Saturday, February 09, 2008

"and now for something completely different..."







A trait I've had all my life is collecting trivial facts about anything and everything that catches my interest. This generally includes any and all information I stumble across. This has resulted in a collection of minutiae that I can rarely recall unless prompted by a question, statement, or anything else that rings the 'weird information repository bell' in what passes for my gray matter. This causes a bit of a problem at times with those folks who find themselves living or working in my general vicinity, as I have another related tendency. Since I have a bit (?) of difficulty recalling these tidbits at will, I find myself constantly afloat in a sea of post-it notes and scribbled memos, many of which are totally indecipherable, even by me. This would include numerous notations in various reference materials as well as phone books, calendars, recipe files, etc.
While I like to think of myself as a somewhat erudite possessor of a vast amount of general information, the wonderful Irish Lady who shares my life and my surname tends to think of me as, in her words, "a Crazy Old Geezer". A very close friend expresses her thoughts on my mental prowess as being "a Crazy Old Coot". Feel free to associate your image of me with any of the above images. At any rate, lacking anything vaguely intelligent or constructive to ramble on about this fine day, I have instead decided to regale whichever poor, unsuspecting souls who wander this way with a little of my vast store of absolutely useless knowledge. Hope you can find a use for some of it because, other than winning a few bar bets and games of Trivial Pursuit, it hasn't helped my social status one iota.

-The average person ingests about a ton of food and drink each year.
-Red coral became a symbol of immortality to the ancient Greeks, presumably because of its branching shape and vibrant color. The Greeks believed it to be a panacea and protector against gout, poisons, and enchantments. Red and pink corals are still said to bring good luck to their owners.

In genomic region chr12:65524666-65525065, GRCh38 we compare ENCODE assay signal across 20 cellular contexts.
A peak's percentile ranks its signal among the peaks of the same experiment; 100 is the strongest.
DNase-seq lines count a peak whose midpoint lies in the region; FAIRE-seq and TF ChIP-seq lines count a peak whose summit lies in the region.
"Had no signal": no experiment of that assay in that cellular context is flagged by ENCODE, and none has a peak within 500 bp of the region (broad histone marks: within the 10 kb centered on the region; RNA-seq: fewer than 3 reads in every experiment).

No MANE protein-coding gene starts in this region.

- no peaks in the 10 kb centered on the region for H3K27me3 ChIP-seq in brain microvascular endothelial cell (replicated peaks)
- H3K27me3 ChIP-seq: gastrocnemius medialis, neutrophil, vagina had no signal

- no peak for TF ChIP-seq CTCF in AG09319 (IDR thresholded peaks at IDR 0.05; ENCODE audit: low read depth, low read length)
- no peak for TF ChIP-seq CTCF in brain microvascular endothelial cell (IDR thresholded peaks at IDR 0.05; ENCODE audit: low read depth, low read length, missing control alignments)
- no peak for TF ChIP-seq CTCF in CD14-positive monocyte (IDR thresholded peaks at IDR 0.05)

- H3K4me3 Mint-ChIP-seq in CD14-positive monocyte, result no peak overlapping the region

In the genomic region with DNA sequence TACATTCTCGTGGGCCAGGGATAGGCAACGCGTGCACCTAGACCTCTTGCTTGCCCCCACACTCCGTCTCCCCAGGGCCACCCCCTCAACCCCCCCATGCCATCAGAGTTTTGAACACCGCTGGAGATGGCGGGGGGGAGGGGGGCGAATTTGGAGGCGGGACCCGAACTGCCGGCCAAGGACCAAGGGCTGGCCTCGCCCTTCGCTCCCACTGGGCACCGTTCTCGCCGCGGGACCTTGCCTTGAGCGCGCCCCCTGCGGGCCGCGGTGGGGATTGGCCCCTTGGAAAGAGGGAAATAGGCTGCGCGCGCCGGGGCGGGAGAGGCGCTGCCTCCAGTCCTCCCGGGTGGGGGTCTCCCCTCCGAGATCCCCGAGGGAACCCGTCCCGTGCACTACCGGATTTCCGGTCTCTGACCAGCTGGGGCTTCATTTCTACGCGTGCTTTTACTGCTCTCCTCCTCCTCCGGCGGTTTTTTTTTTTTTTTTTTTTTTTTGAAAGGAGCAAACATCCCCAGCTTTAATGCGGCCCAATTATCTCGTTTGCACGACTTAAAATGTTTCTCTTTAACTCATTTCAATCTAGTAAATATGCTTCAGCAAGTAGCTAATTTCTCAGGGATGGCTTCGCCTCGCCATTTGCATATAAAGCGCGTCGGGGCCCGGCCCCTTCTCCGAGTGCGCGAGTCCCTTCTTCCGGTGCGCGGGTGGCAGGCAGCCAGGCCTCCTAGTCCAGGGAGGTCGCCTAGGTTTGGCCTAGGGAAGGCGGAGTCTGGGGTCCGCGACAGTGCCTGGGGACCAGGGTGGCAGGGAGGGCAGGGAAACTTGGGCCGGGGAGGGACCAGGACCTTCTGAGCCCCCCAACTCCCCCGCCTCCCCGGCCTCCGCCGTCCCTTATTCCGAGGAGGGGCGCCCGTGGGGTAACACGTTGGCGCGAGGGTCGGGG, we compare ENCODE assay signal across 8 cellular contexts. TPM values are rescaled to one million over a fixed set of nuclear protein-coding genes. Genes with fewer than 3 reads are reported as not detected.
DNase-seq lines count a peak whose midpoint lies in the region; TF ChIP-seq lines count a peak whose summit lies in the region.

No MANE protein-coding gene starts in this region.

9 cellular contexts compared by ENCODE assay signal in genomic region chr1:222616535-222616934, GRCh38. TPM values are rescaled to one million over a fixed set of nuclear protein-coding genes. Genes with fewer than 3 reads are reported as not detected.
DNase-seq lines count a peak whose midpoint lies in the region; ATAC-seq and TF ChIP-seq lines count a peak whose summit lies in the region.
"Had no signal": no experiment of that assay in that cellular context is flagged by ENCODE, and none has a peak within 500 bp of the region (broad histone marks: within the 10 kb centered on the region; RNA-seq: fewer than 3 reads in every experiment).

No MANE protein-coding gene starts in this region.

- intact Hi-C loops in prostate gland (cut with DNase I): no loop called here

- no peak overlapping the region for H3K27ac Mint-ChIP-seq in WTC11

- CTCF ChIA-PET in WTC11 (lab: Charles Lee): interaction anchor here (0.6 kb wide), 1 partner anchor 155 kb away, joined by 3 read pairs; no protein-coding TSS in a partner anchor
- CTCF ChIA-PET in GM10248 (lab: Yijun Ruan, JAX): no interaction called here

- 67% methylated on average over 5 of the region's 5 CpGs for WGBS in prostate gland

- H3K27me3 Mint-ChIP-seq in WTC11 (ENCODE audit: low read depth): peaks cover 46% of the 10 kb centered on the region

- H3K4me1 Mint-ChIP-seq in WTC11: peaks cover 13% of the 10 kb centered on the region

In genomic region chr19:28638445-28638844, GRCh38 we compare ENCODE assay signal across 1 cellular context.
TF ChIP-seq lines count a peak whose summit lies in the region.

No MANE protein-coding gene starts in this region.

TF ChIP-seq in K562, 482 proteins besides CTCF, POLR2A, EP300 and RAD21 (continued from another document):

-Since the Lego Group began manufacturing blocks in 1949, more than 189 billion pieces in 2,000 different shapes have been produced. This is enough for about 30 Lego pieces for every living person on Earth.
-Maine has the USA's highest percentage of homes with at least one cat at as a pet at 56% while Wyoming has the highest percentage of households with at least one dog, also 56%.
-John Philip Sousa didn't invent the Sousaphone. He contracted instrument creator J.W. Pepper to develop it in 1895.
-The name 'alligator' comes from the early colonists eventual mispronunciation of the Spanish 'el lagarto', 'the lizard'.
-Before she became an established film actress, Sharon Stone was one of the top ten models at the famous Ford Agency between 1977 and 1980.
-A bee could travel 4 million miles (6.5 million km) at 7 mph (11 km/h) on the energy it would obtain from 1 gallon (3.785 liters) of nectar.
-A single orchid plant of the genus Cymbidium was sold in the United States in 1952 for $4,500.
-Henri Nestlé was originally a baby food manufacturer. His work and research with condensed milk aided Swiss chocolatier Daniel Peter in inventing a method to successfully combine chocolate and milk in a solid form, the first milk chocolate, in 1875.
-Forty-six percent of the world's water is in the Pacific Ocean. The Atlantic has 23.9 percent; the Indian, 20.3; the Arctic, 3.7 percent.
-A cow weighs about 1,400 pounds and eats about 55 pounds of food per day.
-Quincy Jones composed the musical score for the TV miniseries Roots.
-Vanguard I, a defunct US satellite is the oldest known hunk of 'space junk' having been in Earth orbit over 43 years.
-In 1965 US astronaut E. White lost a glove on a space-walk. The glove orbited Earth at 17,000 MPH for 30 days before burning up on re-entry to the atmosphere.
-The USSR Space Station Mir released over 200 objects into orbit in its first 10 years of use, mostly bags of trash.
-The Sami people of Northern Scandinavia and Russia have over 400 words to describe reindeer.
-The European variety of 'white' asparagus is grown in the dark and thus contains no color producing chlorophyll.

There, now tell me you don't feel a teensy bit smarter knowing all this stuff? Until next we meet, take care my friends.

5 comments:

Mies said...

YES! I feel so much smarter now!!! Actually this is a fun change of pace from a story...I like the Geezer photos too and the Indian doing smoke signals on his computer...Thanks (:

Brother Tim said...

Mike-
It's good to know there are others out there like me. I too, have collected tons of useless trivia. I can't decide if it's a blessing or a curse. I've got boxes and file cabinets stuffed full of notes just like yours, some undecipherable, even by me, the author of them.

Great post. Thanks for the smole.

Brother Tim said...

'smole' is old Irishman with fat fingers for smile. ;)

FENICLE said...

Ok, I'll admit it - the slow geezer crossing picture had me blowing diet coke out my nose!! You need a warning with that one!

George said...

Hmm search hints geezer, coot, all names that remind me of myself. The pictures remind me of my mirror. Boy you really hit a nerve this time. But the trivia is great, some I already knew & more I didn't. Keep up the good work.